TEHRAN — Waiting for the final day of the Syrian war is just like waiting for Godot. Nothing happening any time soon — this is what most of the fighters on the ground say. Who can put an end to the war in Syria? Is it the Russians, the Americans, the Arabs or Iran?
In Iran, the same question is being asked. Here, most agree that Gulf Countries and the US can stop the war by cutting the support they are sending to the rebels. This is what you hear from people in the streets and from any official. There are, however, some who see the whole landscape from a different angle. They believe that Syrian President Bashar al-Assad committed serious mistakes, and that Iran should have kept silent until the whole war folds. It appears that few are in this camp, however, and that no Iranian officials hold this view, judging from their reactions when they are asked about it.
Now that the administration of outgoing President Mahmoud Ahmadinejad is packing to leave, a new president is expected on Pasteur Avenue, Iran’s presidential residence. President-elect Hassan Rouhani made it clear from the beginning that he’ll adopt a moderate policy internally and externally. Al-Monitor has learned from reliable Iranian sources that Rouhani is preparing a paper on Syria that includes a roadmap for a comprehensive solution where both the regime and opposition can take part in a transitional period.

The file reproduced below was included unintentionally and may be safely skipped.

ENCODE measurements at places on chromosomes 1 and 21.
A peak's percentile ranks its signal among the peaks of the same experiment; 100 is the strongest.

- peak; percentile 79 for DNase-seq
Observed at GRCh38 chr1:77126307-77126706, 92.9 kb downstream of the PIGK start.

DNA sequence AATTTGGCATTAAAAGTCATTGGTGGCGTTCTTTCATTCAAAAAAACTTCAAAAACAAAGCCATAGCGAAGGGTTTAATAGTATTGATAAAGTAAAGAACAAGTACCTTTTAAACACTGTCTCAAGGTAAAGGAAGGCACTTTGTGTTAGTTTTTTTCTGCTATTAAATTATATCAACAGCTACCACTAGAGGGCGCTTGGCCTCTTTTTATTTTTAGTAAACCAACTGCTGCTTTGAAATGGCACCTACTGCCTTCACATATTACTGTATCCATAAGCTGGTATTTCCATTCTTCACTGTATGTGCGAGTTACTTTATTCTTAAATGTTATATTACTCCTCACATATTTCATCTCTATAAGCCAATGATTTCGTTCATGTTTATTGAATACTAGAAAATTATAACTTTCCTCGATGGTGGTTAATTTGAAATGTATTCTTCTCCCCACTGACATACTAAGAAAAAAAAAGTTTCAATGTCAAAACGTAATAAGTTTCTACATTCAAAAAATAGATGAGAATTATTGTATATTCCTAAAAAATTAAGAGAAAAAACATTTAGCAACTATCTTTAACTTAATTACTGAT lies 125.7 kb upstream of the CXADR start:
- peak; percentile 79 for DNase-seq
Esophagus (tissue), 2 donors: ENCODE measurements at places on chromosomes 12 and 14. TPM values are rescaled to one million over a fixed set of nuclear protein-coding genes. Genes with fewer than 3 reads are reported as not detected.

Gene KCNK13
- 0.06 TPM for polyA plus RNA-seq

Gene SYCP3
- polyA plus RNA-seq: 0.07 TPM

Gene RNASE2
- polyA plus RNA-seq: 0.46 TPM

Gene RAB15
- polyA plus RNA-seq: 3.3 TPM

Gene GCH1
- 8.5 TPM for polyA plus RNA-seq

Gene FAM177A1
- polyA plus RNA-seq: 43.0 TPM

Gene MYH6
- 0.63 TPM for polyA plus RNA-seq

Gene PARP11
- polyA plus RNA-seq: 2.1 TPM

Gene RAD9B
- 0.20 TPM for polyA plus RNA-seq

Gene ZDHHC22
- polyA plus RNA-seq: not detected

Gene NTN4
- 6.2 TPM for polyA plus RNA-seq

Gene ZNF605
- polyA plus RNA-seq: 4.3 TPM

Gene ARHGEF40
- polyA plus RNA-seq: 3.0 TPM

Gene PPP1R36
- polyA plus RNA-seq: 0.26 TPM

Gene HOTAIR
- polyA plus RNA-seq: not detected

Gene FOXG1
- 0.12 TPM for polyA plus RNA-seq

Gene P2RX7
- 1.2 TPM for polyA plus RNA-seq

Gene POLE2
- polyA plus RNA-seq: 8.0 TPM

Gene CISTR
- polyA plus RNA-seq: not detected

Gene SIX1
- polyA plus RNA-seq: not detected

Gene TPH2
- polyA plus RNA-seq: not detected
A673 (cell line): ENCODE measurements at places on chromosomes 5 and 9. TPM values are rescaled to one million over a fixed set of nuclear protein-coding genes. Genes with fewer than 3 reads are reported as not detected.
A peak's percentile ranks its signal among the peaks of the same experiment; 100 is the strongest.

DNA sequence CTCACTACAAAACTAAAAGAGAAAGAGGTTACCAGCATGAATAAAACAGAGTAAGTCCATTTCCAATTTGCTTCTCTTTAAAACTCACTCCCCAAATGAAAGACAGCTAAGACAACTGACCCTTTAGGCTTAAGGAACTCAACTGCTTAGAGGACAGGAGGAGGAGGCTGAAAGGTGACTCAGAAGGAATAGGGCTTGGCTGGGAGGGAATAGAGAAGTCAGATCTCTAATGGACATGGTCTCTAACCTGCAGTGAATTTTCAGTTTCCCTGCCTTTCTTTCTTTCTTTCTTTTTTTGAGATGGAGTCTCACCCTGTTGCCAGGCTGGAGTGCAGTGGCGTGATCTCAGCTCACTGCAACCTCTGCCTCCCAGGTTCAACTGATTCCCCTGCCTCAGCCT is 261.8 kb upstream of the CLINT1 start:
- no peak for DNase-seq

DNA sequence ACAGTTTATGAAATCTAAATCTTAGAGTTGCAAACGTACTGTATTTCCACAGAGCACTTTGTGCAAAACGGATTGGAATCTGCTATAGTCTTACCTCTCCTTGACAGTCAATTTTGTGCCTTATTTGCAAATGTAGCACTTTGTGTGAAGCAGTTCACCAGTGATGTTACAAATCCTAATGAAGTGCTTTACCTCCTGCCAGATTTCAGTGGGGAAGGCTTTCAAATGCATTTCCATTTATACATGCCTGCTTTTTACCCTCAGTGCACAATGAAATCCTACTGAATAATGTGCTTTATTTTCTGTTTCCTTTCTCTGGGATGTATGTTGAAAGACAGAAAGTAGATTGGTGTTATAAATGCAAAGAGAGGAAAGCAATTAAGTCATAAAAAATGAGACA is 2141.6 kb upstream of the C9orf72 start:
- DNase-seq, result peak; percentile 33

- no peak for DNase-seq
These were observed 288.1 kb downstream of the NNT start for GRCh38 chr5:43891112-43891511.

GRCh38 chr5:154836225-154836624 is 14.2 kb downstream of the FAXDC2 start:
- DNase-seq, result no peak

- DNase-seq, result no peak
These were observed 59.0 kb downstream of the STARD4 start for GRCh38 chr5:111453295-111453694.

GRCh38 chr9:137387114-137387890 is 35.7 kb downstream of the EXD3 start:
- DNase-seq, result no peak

According to Sadegh Zibakalam, an Iranian intellectual and one of Rouhani’s advisers, the president is compiling a file on Syria that includes an initiative to solve its crisis. “He is trying come out with a moderate solution, where both the regime and the opposition take part in a cease-fire and go to the round table,” said Zibakalam, adding that the main task will be forming a national unity government with full power. “The president will try to involve both the Organization of the Islamic Conference and the Arab League to help get the best possible results and rid Syria of the daily bloodshed,” he said.
Rouhani’s plan to restore good relations with neighboring Arab countries along the Persian Gulf might produce better chances for a solution in Syria. A source in Tehran suggested, “The change in Qatar might help in bridging the initiative and convincing part of the armed revolution to go to the negotiation table.” The picture might seem ideal, but solutions can’t be reached by assumptions. There should be a peace partner in reality, because it takes two to tango.
It’s obvious that the new president won’t stop Iranian support for the Syrian government, as a Tehran political source told me. The source added, “Syria is a matter of national security and that’s why the president can’t solely manage it. It had to be discussed with the supreme leader, the Revolutionary Guards and the National Security Council. Still, this doesn’t mean the new president’s initiative is void.”
Rouhani’s stance on Syria doesn’t differ much from the Iranian mainstream. While he reiterated on several occasions that a tragedy is taking place in Syria, he has also accused the revolution of being “dominated by extremist groups with frightening agendas.” He also believes that President Assad should finish his term before free elections are held. In a June 3, 2013 tweet, Rouhani commented on the Syrian crisis: “Syria has been/is at front with Israel. Our first priority is to stop killing, confront extremism/terrorism.”
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